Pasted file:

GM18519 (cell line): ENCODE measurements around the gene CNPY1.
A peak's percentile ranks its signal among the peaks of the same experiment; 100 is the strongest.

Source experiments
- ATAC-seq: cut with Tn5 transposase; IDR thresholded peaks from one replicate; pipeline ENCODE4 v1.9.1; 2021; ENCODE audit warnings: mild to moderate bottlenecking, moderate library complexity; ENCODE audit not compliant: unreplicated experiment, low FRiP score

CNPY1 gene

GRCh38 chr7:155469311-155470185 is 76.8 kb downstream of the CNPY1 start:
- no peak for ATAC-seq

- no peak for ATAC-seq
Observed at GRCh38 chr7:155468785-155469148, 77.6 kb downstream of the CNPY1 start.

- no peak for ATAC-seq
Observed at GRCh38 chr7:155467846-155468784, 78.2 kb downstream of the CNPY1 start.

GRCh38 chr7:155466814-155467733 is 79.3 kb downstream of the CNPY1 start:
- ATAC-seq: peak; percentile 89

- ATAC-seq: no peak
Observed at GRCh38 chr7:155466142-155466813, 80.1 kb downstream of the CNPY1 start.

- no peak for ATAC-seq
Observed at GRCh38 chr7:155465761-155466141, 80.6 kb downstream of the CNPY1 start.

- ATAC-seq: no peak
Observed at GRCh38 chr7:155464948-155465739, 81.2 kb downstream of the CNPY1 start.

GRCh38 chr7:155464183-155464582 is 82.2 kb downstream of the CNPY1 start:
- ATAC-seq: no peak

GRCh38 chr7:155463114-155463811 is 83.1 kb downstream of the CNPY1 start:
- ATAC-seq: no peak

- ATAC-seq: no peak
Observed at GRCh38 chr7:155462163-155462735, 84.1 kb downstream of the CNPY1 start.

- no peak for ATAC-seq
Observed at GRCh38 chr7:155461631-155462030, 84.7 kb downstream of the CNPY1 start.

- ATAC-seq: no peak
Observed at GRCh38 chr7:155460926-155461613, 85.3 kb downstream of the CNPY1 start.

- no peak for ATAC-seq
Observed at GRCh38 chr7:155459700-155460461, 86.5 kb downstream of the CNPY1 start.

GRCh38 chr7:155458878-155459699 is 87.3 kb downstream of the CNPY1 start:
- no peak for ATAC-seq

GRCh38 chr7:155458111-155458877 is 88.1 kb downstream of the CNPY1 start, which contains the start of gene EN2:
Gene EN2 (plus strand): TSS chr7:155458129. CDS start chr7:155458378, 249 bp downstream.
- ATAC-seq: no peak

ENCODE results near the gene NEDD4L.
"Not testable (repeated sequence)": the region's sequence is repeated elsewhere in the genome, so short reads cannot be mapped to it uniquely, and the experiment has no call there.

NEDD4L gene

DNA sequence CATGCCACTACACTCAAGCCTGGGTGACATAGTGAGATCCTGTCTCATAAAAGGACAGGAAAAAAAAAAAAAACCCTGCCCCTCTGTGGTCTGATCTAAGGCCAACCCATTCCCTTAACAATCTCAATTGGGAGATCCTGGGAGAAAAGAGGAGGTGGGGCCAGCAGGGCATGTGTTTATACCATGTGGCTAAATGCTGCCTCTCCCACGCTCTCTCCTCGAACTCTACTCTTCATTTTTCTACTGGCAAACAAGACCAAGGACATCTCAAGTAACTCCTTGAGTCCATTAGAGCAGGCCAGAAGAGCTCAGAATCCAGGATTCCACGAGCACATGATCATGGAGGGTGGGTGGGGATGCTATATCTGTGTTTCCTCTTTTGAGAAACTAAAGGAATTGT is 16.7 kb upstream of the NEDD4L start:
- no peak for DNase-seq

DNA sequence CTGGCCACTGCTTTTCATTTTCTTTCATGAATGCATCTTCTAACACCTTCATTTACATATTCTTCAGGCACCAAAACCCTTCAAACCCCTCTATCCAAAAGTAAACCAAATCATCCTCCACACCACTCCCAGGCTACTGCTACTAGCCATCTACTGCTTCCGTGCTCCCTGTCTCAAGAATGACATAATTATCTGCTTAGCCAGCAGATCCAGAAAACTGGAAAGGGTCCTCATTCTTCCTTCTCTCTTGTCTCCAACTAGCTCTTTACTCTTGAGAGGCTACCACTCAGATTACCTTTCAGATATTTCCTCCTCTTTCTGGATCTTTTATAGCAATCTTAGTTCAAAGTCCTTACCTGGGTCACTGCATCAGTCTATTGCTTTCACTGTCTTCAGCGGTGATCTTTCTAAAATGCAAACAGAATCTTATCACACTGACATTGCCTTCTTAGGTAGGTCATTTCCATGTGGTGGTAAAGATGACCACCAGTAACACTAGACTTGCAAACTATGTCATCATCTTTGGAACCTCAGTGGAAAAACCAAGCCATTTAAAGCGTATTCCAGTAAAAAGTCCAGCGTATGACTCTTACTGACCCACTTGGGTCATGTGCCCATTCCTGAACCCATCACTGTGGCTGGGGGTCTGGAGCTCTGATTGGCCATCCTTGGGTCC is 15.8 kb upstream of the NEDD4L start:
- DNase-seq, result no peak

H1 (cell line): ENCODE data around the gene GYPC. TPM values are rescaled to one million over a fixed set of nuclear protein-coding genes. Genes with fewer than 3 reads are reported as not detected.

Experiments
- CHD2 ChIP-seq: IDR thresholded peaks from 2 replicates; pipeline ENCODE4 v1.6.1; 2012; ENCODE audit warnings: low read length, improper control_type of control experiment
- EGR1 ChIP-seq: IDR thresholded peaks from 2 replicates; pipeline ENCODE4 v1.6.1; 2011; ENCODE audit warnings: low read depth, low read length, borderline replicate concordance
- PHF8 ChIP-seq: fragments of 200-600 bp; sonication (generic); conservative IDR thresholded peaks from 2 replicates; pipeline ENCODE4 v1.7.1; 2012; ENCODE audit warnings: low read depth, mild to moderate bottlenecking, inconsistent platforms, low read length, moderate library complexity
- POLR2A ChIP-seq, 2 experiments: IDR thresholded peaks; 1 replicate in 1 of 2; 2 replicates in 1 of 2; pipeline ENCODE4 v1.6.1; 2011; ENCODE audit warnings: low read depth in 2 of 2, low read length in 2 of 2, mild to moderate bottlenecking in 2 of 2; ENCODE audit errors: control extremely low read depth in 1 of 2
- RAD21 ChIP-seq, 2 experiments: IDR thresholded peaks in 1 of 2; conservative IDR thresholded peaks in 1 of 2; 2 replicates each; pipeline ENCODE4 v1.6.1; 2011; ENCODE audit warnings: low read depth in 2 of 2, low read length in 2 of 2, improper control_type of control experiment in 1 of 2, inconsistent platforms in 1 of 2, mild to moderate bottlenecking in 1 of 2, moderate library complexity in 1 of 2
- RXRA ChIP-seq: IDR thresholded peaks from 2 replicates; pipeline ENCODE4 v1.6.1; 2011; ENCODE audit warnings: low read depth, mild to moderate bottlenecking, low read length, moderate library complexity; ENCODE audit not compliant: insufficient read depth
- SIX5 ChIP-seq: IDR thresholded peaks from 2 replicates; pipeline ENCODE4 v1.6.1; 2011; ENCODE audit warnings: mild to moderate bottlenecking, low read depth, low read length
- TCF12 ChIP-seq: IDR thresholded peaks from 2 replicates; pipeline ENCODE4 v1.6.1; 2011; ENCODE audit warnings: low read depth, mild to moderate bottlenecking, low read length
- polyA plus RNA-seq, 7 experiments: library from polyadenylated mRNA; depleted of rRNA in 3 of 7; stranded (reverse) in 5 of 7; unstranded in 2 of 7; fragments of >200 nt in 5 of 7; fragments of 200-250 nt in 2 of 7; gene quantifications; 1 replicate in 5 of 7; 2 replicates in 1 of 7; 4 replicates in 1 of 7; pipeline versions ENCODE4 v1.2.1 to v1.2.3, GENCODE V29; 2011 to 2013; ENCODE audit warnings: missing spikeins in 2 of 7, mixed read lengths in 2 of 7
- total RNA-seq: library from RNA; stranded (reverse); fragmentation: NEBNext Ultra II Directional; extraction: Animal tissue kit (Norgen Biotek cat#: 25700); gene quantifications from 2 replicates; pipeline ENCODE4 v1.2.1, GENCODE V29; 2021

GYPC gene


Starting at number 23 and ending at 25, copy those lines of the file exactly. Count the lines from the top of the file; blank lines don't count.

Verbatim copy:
- ATAC-seq: no peak

- ATAC-seq: no peak
Observed at GRCh38 chr7:155462163-155462735, 84.1 kb downstream of the CNPY1 start.